CHICAGO - This used to be such a fun rivalry.
Twins-White Sox games once were more competitive. Players accused the opponent of playing dirty. Former White Sox manager Ozzie Guillen would say something the Twins could slap on a T-shirt. It was good baseball and better theater.
Now the Twins exit their series against the White Sox looking like road kill. Chicago has won 16 of the past 21 games between the clubs, and Twins manager Ron Gardenhire is looking flummoxed while trying to explain why his team gets socked by the White Sox.
It never was more evident than this week at U.S. Cellular Field, where Chicago swept the Twins in three games. The White Sox got their licks in on righthander Nick Blackburn on Wednesday during a 8-2 victory. In three games, Chicago outscored the Twins 26-10.
Wednesday's game was the worst of the series. Blackburn was knocked out of the game in the fifth inning. Twins hitters couldn't get to Chicago righthander Jake Peavy, who went six innings. And, boy, were the Twins out of sorts in the field. Brian Dozier went one way and a ground ball went the other way in the second inning. In the third, Ryan Doumit caught a sacrifice fly for the second out of the inning, but he thought it was the final out and began running toward the dugout. Technically, it didn't cost the Twins any runs. But it sure looked bad. And Denard Span committed a throwing error.
In three games, the Twins were 3-for-31 with runners in scoring position.
"We can go on and on," Gardenhire said. "Just a terrible series.
"They whacked it, and they pounded us. They scored a lot of runs, and we got dominated here."
All of this in front of Twins General Manager Terry Ryan, who hadn't traveled with the team since mid-May. The nonwaiver trade deadline is 3 p.m. Tuesday, and the Twins, now a season-worst 18 games under .500, are playing as if they need to make a deal. Or two.
Ryan has been in touch with other teams about trades but still isn't sure if he will be active before the deadline.
Teams are inquiring about outfielders Span and Josh Willingham, while the Twins have let it be known that lefthander Francisco Liriano can be had. Liriano's value took a knock when he was knocked around by the White Sox on Monday, but he's scheduled to start this weekend against Cleveland with a chance to impress suitors. Unless the Phillies put Cliff Lee on the block, Liriano could be the best lefthanded starter available -- and contenders always are looking for pitching.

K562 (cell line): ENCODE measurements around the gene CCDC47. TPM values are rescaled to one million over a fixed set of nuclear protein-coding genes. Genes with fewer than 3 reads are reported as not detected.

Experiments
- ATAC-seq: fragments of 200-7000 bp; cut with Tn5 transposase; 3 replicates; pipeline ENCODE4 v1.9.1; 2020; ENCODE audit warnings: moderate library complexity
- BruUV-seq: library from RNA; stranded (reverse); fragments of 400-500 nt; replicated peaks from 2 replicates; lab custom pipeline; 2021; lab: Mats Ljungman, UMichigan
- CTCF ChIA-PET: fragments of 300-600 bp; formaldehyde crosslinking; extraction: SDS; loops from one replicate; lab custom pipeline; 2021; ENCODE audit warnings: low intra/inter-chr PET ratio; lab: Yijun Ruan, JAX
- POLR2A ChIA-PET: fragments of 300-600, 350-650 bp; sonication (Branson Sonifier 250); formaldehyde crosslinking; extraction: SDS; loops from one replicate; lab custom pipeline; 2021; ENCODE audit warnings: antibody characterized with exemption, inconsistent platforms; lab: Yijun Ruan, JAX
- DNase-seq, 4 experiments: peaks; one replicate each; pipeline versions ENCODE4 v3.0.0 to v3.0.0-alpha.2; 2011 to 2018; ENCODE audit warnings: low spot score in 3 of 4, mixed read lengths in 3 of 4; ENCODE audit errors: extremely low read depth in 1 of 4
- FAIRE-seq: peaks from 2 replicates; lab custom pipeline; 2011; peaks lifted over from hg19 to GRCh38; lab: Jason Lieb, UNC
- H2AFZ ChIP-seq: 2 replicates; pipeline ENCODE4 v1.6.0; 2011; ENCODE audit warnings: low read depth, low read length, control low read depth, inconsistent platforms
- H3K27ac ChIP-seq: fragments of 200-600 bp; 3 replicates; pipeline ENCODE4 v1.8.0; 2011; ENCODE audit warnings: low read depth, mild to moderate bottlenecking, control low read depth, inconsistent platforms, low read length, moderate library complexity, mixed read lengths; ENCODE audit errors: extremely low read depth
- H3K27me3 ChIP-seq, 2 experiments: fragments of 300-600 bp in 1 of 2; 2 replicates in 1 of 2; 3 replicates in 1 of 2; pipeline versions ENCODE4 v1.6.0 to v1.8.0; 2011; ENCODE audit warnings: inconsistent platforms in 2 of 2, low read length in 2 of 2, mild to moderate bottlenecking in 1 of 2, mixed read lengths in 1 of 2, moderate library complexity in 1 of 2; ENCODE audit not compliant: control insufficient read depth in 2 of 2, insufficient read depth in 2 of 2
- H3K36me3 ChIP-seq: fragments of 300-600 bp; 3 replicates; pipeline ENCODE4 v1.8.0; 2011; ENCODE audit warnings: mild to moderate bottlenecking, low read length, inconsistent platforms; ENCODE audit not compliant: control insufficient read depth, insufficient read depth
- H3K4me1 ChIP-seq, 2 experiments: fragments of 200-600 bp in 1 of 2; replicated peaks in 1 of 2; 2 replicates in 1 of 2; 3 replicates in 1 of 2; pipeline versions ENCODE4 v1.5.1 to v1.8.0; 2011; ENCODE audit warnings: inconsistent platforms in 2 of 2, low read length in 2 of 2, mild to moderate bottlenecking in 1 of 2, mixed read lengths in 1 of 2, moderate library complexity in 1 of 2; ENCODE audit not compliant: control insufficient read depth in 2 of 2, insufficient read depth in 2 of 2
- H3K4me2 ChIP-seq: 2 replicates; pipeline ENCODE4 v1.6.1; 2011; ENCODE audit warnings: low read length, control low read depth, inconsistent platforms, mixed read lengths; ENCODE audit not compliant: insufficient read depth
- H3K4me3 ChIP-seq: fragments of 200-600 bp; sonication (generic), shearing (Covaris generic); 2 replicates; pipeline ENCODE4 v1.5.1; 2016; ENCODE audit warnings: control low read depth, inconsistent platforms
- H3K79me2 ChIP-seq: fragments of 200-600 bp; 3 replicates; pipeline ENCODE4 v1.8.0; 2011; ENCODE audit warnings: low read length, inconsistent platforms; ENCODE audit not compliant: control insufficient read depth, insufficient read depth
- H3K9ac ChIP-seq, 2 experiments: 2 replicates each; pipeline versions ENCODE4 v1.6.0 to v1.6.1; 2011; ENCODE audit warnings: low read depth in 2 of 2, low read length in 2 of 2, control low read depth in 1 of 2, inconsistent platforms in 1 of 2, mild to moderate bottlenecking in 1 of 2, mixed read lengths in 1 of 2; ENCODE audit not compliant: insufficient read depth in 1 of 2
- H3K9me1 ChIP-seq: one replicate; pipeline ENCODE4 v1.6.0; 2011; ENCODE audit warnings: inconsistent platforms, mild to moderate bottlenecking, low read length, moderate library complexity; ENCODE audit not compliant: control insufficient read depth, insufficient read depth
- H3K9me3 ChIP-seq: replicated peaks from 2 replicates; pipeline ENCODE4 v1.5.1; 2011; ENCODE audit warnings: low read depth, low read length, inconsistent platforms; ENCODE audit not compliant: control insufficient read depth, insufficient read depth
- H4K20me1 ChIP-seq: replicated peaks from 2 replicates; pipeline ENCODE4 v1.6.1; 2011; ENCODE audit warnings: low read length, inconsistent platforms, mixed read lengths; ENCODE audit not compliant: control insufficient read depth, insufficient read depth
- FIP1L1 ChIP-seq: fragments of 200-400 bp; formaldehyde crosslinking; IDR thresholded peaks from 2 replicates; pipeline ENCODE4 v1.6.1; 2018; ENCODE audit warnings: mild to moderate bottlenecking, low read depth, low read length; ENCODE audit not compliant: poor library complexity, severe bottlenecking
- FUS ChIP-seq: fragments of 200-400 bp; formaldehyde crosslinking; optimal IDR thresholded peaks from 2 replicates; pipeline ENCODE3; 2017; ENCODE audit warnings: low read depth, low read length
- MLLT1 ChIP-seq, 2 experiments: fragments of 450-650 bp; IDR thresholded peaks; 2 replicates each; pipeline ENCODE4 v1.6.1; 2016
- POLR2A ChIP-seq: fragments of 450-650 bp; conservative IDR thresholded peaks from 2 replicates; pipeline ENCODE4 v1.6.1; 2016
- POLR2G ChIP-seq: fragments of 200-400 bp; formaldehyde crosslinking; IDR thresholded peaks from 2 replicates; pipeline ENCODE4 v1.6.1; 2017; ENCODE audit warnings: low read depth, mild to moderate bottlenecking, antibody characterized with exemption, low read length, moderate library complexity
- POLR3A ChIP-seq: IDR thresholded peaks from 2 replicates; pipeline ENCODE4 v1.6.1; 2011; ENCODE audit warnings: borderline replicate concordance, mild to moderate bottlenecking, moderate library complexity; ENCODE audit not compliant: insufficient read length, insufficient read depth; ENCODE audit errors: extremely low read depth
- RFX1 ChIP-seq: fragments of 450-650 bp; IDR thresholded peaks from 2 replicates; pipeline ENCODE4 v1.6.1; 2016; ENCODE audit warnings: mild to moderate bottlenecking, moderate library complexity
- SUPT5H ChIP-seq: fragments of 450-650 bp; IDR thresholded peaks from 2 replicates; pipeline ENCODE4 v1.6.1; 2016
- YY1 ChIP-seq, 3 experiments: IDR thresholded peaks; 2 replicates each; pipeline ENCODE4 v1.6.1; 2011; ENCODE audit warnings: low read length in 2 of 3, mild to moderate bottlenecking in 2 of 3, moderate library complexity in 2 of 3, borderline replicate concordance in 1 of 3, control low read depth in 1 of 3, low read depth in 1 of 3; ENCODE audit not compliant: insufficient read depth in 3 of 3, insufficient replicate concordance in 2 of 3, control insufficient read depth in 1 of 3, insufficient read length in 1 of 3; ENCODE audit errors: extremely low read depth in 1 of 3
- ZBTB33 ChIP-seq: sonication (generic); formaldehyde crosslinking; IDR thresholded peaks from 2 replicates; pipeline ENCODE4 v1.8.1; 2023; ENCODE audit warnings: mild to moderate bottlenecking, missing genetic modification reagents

The Twins are willing to listen to offers concerning any player, but it will take a lot for them to trade Willingham, their best power hitter. Their asking price for Span, according to reports, is high as well, because Span is a good player who's under contract through 2014 for a reasonable price.
How much interest is there in Justin Morneau? Teams like the Dodgers considered Morneau on the second tier of hitting targets because of his concussion history. And we saw what the Dodgers' plan was when they traded for Hanley Ramirez on Wednesday. Indications from Twins officials are that they do not have to dump salary, so there's no urgency to trade someone like Morneau, who will make around $20 million between now and the end of 2013.
This team needs pitching, which is hard to pry from other teams. What the Twins hope to do is make a move similar to what the Mets did last year when they sent Carlos Beltran to San Francisco for righthander Zach Wheeler, who's now one of the top pitching prospects in the game.
In order to close the gap with the White Sox and other teams, the Twins have to identify good young players and pull the trigger on deals -- which Ryan has done before.
"We've made some good deals, and we have made some stinkers," Ryan said. "You're probably as good as your last deal in some people's eyes. I don't worry too much about that. You have to do what you think is right with all that information you gather and what the situation dictates. Then you make a decision."
La Velle E. Neal III email@example.com